Originally, I thought that for a laptop, this was kind of big — maybe wide would be a better word to describe it. Sure, I have a wide lap, as I mentioned before, but for something this size? Anyway, it only took an hour or two to become accustomed to the extra witdth in screen real estate — a bonus on a machine like this that’s so nimble and quick. Multiple windows are a snap here and there’s a lot less promoting and reducing when working on multiple projects simultaneously. And the screen: a crystal-clear LCD display with a 1980-by-1080 footprint shows whatever I choose to bring up with a clarity bordering on perfect. This comes in handy especially when watching DVDs or streaming video — which you can do while working on other things (why would you? I don’t know, but for the sake of testing this machine, the Strata 6880 handled everything I had thrown at it) . Not only does the streaming audio/video come across clear and uninterrupted while working on other things, the performance was nothing short of remarkable. I would imagine that most of the graphics performance would have to do with the Nvidia video card, that seems to handle things easily.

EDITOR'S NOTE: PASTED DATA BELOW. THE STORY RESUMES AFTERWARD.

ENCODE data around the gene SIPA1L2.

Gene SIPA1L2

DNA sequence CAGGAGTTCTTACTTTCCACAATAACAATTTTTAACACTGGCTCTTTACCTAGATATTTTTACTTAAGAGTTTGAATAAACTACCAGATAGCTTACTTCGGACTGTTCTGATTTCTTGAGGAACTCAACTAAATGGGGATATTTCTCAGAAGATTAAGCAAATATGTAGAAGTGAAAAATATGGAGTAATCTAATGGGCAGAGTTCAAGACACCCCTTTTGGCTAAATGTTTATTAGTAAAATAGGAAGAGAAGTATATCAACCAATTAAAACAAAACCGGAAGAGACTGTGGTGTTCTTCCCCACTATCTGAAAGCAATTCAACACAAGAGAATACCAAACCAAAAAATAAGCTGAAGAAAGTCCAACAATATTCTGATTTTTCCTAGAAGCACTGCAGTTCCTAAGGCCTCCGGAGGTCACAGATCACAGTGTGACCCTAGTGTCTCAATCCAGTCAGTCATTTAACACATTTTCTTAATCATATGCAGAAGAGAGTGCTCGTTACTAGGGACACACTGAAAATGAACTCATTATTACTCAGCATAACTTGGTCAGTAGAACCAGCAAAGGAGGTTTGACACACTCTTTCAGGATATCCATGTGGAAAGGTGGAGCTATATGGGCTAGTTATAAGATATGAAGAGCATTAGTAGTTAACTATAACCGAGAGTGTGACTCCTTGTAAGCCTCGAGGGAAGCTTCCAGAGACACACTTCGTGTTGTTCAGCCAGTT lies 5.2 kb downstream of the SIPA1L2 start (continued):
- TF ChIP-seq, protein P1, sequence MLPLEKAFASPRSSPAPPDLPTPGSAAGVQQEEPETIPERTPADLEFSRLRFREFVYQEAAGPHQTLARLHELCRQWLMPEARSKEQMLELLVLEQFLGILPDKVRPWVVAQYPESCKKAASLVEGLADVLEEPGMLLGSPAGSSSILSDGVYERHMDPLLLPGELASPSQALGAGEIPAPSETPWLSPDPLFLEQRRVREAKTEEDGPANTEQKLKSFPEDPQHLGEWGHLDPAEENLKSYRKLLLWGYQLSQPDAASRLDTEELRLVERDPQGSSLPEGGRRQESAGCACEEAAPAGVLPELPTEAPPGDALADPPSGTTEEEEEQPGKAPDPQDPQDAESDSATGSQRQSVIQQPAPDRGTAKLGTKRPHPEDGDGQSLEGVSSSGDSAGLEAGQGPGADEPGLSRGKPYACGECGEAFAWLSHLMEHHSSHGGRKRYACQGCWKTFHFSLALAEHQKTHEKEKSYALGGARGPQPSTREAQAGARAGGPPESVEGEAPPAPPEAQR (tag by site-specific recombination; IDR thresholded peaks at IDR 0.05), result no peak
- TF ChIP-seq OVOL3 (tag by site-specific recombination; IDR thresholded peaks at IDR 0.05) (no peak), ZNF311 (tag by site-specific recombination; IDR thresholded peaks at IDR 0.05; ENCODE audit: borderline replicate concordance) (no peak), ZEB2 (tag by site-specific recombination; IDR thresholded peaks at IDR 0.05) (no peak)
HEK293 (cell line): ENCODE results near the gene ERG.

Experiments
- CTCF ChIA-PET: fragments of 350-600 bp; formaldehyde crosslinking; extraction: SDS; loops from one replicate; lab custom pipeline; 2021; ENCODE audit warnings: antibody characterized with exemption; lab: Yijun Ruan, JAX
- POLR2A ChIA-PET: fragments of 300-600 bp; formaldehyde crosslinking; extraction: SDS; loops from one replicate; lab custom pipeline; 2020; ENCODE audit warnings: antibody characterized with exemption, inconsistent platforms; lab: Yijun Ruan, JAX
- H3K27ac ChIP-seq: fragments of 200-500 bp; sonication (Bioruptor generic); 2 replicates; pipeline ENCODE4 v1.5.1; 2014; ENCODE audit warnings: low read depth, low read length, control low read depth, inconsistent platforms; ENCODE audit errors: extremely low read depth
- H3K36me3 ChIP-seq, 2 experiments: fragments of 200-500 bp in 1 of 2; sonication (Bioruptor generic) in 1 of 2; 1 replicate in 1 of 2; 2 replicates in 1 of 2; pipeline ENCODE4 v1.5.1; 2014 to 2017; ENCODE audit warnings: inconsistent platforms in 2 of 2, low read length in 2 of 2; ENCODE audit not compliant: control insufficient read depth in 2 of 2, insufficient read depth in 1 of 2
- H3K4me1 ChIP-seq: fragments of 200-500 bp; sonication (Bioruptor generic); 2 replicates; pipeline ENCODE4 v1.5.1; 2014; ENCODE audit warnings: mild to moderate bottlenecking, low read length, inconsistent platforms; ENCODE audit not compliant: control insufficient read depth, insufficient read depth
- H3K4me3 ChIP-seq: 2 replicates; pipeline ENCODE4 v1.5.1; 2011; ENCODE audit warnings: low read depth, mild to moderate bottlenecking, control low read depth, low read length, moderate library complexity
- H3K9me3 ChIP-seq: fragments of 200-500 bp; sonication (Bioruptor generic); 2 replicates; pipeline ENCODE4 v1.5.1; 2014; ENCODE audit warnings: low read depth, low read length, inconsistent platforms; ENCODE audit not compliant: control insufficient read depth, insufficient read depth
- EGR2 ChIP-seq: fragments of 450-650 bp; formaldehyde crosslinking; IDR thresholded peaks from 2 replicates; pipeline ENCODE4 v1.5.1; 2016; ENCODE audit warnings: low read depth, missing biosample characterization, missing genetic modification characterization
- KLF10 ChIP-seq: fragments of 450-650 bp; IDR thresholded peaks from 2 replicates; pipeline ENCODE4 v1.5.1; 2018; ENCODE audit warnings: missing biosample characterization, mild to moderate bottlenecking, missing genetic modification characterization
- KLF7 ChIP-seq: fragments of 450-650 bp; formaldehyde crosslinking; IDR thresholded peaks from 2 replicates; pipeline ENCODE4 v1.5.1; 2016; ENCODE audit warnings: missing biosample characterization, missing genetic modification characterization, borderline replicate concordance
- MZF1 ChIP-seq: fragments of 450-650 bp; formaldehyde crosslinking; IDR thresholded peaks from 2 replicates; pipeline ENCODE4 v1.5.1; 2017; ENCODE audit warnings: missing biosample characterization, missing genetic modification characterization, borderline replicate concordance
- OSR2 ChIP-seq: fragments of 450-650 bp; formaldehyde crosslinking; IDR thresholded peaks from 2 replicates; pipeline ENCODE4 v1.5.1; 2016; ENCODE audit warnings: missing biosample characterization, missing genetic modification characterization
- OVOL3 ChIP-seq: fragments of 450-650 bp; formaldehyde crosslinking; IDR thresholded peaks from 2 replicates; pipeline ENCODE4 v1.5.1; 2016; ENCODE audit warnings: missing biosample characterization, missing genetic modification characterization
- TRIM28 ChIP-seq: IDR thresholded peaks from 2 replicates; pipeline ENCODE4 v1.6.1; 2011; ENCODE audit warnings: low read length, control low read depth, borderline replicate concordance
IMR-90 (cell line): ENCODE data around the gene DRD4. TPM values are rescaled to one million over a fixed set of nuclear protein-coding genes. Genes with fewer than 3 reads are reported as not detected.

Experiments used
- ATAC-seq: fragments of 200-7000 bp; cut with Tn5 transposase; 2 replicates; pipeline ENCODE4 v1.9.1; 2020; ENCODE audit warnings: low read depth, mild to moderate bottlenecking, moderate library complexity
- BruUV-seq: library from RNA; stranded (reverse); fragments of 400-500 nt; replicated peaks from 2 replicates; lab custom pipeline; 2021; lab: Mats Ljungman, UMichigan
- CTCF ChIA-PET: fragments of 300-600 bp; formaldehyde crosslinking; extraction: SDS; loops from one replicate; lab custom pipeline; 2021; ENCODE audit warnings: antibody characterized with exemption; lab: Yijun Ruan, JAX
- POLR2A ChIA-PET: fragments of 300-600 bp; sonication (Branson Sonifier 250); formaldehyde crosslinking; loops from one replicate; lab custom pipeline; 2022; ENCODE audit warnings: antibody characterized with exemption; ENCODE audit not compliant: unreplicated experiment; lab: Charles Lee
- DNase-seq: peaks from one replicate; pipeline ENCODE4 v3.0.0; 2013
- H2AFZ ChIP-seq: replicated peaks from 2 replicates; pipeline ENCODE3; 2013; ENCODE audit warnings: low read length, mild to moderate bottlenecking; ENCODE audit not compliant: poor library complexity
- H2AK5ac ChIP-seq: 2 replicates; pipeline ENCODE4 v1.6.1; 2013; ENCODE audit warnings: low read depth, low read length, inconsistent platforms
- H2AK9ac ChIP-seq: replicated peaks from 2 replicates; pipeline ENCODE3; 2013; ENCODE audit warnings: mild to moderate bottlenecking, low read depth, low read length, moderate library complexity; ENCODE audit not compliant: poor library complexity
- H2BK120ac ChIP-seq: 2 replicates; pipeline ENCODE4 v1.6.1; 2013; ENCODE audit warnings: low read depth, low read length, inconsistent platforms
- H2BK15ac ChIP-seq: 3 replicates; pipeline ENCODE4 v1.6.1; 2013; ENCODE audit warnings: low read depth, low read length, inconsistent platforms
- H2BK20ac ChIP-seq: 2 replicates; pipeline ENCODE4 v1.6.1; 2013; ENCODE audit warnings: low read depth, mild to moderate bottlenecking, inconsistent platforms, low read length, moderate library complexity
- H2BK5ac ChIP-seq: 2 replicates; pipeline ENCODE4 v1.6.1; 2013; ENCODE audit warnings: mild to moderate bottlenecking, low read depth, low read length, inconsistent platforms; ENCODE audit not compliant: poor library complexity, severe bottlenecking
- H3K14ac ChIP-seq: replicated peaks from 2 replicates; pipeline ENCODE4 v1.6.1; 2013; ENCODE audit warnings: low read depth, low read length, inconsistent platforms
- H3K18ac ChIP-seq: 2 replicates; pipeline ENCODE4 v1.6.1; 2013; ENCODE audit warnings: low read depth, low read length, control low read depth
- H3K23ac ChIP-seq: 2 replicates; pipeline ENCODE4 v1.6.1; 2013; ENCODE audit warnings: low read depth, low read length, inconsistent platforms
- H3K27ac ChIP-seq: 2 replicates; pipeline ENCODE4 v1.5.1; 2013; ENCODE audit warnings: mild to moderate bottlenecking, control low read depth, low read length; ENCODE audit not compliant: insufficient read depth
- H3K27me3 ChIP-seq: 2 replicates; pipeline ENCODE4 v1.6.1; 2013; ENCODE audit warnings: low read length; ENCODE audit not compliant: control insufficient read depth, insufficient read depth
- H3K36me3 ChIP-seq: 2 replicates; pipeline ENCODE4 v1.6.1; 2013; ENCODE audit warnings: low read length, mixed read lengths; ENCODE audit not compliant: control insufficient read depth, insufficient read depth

Like in yesterday’s review of the Alto 3880, the Strata 6880 ran three different distros: Linux Mint 12, Fedora 16 and CrunchBang Statler. It ran each perfectly and, with the addition of Flash on Fedora in the post-install, everything ran as it should out of the box. If you’re wondering, I did spend extra time with Fedora, only because I wanted to give some extra time to GNOME 3 and, while I can see some of its advantages now working on a machine that will run it, personally speaking that desktop is not for me. As for Linux Mint, MATE and Cinnamon ran quite remarkably, and my home distro — CrunchBang — was flawless and fast on this hardware.

There are times when using the Strata 6880 that I feel like I am driving a Testarossa to go to the grocery store and back. I don’t mean this as a slight — the capabilities and potential for this machine are far wider that what I would use it for. What I’m currently using it for is this — Web stuff (including streaming audio and video), a little testing (though most of that is done on a desktop), correcting photos in GIMP, making and running presentations in LibreOffice Impress (which worked well, by the way), and watching DVDs. This laptop, though, does make me want to break out the Blender book again and give that program another shot, maybe seeing what more the laptop can do.